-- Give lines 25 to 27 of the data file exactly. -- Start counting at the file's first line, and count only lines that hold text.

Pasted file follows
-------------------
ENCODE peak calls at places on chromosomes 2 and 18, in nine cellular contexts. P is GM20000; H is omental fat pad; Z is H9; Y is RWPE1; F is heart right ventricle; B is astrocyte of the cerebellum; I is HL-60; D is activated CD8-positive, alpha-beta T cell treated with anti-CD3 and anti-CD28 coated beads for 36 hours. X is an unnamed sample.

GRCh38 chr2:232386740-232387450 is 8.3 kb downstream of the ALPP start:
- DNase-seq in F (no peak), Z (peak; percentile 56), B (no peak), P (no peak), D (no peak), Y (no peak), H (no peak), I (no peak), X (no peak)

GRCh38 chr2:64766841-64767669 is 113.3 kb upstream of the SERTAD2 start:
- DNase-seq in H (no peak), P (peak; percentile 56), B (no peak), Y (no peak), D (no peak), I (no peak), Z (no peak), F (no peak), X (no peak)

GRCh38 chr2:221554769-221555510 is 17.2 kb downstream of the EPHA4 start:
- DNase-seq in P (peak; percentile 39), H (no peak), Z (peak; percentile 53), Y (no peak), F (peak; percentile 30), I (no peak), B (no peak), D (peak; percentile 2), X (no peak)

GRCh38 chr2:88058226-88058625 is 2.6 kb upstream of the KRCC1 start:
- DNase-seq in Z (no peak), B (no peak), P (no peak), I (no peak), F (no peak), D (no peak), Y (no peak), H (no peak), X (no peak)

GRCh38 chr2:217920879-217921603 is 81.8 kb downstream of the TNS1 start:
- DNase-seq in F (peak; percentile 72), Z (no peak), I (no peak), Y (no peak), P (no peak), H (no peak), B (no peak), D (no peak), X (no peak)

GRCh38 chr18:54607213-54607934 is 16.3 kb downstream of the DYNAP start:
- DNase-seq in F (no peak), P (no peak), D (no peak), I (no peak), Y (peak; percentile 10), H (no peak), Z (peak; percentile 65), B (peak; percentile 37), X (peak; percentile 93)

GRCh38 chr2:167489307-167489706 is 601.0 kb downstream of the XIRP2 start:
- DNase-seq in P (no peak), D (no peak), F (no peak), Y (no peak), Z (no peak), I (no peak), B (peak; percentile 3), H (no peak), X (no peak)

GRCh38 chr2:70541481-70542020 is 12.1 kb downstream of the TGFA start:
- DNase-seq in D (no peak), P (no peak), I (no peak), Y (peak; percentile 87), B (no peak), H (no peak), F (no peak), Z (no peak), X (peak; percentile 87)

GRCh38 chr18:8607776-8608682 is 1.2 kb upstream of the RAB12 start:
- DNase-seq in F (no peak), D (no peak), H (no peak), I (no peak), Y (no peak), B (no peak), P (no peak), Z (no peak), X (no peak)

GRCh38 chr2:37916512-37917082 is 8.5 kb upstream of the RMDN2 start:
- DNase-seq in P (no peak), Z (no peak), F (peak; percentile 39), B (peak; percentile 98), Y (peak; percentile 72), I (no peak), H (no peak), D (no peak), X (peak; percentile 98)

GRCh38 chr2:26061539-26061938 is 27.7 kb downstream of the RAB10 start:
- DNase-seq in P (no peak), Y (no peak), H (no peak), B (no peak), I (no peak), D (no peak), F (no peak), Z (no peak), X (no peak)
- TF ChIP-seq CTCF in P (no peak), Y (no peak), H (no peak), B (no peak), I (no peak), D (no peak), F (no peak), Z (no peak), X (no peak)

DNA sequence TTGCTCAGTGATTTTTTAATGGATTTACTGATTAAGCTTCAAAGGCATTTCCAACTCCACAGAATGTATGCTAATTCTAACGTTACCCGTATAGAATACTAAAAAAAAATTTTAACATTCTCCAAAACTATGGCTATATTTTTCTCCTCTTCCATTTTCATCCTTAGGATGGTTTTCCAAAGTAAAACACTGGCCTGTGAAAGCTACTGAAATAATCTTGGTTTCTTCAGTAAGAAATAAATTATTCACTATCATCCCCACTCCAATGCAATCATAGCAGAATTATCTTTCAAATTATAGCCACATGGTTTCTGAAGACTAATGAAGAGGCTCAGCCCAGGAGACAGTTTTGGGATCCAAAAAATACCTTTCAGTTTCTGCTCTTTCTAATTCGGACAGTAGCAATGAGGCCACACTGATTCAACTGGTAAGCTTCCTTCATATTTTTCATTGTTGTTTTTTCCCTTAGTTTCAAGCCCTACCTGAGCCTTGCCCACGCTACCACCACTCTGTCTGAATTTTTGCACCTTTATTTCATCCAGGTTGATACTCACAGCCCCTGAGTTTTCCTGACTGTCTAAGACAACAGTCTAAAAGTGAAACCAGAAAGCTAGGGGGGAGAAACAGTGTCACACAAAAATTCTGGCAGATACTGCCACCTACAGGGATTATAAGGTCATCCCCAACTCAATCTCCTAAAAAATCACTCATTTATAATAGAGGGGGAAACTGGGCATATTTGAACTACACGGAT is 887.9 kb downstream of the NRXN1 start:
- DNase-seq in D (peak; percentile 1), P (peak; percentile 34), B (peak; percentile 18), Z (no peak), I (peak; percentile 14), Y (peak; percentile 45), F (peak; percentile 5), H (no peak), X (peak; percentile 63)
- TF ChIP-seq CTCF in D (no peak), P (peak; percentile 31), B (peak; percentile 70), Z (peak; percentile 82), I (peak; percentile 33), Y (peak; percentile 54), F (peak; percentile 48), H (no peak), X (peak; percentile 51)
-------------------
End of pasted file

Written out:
DNA sequence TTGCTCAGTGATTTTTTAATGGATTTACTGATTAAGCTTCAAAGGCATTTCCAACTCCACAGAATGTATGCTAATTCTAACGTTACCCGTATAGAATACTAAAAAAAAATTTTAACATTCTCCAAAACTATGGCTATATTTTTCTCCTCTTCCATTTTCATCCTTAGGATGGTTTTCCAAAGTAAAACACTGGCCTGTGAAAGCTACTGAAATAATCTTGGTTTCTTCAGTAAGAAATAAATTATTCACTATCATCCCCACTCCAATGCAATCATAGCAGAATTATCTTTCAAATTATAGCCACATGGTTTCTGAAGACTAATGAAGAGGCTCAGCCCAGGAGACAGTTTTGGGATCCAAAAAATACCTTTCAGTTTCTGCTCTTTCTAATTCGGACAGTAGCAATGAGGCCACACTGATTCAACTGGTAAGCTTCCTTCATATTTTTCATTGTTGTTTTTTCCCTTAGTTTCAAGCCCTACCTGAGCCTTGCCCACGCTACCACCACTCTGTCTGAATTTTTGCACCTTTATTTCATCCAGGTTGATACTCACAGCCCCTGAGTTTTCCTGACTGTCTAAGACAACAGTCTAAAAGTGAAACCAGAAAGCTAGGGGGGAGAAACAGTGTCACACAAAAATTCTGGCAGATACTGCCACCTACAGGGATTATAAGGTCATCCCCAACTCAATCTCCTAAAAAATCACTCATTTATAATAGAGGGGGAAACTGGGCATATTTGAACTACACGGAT is 887.9 kb downstream of the NRXN1 start:
- DNase-seq in D (peak; percentile 1), P (peak; percentile 34), B (peak; percentile 18), Z (no peak), I (peak; percentile 14), Y (peak; percentile 45), F (peak; percentile 5), H (no peak), X (peak; percentile 63)
- TF ChIP-seq CTCF in D (no peak), P (peak; percentile 31), B (peak; percentile 70), Z (peak; percentile 82), I (peak; percentile 33), Y (peak; percentile 54), F (peak; percentile 48), H (no peak), X (peak; percentile 51)